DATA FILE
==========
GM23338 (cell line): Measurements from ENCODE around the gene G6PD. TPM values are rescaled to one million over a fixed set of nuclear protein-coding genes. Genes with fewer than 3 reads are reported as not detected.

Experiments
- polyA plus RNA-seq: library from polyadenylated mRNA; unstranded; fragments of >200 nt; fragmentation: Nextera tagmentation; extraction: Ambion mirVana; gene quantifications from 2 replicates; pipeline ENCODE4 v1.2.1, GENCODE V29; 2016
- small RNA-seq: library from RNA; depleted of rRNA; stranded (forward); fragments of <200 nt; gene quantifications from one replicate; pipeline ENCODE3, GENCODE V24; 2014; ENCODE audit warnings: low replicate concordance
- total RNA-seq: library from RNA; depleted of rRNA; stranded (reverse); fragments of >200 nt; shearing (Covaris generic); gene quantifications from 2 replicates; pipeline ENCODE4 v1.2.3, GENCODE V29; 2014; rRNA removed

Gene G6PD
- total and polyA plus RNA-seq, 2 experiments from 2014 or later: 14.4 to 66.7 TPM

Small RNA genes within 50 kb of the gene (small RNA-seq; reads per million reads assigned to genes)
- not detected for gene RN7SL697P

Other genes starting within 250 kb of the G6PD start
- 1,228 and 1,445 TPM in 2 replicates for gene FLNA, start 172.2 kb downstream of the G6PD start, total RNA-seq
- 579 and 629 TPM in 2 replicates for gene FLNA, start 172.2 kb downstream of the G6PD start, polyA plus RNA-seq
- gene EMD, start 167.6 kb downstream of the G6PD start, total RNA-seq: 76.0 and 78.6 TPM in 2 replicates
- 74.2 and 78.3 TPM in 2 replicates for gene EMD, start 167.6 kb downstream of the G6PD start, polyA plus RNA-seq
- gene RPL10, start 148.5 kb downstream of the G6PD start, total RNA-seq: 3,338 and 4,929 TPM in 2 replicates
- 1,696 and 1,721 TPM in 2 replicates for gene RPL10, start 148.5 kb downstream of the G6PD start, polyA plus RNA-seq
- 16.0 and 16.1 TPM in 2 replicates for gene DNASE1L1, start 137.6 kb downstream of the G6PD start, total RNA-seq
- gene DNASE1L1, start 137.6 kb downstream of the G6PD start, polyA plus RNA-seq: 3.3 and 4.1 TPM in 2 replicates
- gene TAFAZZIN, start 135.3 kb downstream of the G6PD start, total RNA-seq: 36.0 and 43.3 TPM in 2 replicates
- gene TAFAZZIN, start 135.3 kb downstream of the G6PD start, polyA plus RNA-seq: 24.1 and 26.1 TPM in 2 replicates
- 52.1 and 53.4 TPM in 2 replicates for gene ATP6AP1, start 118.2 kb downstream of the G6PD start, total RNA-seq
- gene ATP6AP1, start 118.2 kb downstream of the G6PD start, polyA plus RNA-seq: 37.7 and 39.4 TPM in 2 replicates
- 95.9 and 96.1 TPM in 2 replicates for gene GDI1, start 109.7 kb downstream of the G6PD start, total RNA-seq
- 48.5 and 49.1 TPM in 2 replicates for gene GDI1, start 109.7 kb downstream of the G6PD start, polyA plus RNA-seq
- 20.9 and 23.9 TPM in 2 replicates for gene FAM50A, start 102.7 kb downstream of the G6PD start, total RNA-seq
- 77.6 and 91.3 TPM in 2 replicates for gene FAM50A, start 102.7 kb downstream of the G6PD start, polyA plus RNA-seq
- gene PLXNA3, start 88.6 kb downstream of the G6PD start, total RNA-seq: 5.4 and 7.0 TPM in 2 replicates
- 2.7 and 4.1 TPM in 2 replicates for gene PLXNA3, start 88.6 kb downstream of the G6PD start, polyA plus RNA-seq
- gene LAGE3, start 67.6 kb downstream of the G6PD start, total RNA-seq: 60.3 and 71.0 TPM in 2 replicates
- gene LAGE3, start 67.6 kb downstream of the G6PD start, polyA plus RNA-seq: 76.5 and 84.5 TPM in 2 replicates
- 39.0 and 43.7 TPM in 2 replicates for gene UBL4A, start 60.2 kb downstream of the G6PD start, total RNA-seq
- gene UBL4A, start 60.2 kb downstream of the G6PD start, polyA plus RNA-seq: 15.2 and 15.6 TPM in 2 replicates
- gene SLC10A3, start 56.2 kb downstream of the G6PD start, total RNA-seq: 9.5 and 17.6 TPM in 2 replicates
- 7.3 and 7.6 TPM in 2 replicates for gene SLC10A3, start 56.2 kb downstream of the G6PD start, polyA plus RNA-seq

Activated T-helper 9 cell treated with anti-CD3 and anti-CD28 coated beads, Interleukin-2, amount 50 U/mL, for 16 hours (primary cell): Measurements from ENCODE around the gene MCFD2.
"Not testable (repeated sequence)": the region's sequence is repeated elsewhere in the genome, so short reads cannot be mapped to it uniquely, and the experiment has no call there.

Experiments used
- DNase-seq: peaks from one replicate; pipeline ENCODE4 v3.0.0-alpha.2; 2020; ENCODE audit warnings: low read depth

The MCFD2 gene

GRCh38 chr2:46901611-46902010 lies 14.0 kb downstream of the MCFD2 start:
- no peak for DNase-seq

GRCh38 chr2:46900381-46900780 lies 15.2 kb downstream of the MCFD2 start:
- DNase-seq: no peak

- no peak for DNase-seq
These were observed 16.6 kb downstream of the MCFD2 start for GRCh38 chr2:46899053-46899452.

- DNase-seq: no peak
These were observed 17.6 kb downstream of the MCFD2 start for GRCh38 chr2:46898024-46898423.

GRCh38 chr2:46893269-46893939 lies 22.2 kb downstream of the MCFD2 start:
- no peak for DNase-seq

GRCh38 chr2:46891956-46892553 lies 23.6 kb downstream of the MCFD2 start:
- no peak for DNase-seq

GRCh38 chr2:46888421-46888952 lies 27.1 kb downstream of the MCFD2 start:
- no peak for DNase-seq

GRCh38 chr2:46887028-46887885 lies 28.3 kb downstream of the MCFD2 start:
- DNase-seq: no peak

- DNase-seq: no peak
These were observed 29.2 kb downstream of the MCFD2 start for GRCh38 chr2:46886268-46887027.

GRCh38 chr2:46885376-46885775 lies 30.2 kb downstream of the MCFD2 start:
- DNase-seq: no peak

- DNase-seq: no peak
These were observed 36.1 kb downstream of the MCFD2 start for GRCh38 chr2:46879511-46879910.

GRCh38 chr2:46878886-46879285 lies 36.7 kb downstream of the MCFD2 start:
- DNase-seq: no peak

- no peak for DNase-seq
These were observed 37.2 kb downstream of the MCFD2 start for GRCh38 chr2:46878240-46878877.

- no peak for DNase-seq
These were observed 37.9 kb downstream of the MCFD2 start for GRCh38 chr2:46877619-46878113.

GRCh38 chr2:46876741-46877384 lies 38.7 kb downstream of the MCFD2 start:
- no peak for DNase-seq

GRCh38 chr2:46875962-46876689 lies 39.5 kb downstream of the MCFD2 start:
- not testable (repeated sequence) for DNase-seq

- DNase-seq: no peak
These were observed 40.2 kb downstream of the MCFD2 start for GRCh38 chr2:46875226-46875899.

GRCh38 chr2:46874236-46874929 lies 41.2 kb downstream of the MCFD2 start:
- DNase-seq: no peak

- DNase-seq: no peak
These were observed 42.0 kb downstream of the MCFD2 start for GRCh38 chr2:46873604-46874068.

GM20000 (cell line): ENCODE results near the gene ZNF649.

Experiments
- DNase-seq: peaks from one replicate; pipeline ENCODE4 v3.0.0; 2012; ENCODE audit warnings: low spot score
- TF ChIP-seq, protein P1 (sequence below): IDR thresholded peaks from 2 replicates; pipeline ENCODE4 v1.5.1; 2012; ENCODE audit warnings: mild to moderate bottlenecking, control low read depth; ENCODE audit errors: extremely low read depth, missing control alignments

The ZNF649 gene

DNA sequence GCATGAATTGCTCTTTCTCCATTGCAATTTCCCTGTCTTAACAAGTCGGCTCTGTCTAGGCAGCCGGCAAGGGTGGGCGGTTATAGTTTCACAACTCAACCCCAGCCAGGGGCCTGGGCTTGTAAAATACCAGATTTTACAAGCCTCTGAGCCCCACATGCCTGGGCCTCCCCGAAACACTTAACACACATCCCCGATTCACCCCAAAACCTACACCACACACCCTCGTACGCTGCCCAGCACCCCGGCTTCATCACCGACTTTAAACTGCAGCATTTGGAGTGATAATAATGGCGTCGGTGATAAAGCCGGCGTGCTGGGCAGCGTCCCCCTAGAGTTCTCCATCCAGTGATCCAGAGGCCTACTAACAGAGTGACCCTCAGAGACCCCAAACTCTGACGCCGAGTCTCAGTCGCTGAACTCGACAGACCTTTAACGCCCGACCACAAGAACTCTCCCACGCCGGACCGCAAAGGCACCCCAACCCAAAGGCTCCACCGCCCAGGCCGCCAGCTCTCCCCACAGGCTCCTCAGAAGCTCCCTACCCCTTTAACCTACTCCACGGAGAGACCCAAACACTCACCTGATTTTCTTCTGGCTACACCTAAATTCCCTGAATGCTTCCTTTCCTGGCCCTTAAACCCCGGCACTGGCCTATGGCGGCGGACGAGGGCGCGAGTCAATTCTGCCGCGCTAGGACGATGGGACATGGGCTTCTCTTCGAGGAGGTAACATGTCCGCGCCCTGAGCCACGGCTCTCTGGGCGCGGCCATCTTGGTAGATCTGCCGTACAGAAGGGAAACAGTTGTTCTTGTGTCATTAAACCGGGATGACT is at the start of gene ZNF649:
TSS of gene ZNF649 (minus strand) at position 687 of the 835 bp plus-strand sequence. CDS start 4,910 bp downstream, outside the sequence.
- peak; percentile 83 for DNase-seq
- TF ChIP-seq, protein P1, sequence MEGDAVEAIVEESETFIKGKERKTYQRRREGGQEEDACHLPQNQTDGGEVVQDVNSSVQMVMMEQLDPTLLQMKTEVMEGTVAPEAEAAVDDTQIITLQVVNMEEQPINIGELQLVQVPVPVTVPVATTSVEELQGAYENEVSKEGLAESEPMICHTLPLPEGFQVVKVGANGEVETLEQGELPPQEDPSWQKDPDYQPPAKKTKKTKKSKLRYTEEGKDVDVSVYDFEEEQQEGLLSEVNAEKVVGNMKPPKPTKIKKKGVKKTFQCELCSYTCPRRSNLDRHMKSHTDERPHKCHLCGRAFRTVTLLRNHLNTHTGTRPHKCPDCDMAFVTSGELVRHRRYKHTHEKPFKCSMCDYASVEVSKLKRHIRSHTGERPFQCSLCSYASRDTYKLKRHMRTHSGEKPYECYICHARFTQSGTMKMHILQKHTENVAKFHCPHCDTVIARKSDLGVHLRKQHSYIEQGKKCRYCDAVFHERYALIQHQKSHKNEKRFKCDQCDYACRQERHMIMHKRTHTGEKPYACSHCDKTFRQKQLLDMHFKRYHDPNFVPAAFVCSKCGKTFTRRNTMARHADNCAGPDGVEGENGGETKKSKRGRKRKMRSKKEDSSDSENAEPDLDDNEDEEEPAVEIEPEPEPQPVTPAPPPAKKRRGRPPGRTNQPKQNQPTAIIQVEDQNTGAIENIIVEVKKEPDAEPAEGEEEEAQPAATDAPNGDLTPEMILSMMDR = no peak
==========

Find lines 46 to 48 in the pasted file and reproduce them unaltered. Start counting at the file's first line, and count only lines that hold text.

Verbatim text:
- DNase-seq: no peak
These were observed 17.6 kb downstream of the MCFD2 start for GRCh38 chr2:46898024-46898423.

GRCh38 chr2:46893269-46893939 lies 22.2 kb downstream of the MCFD2 start: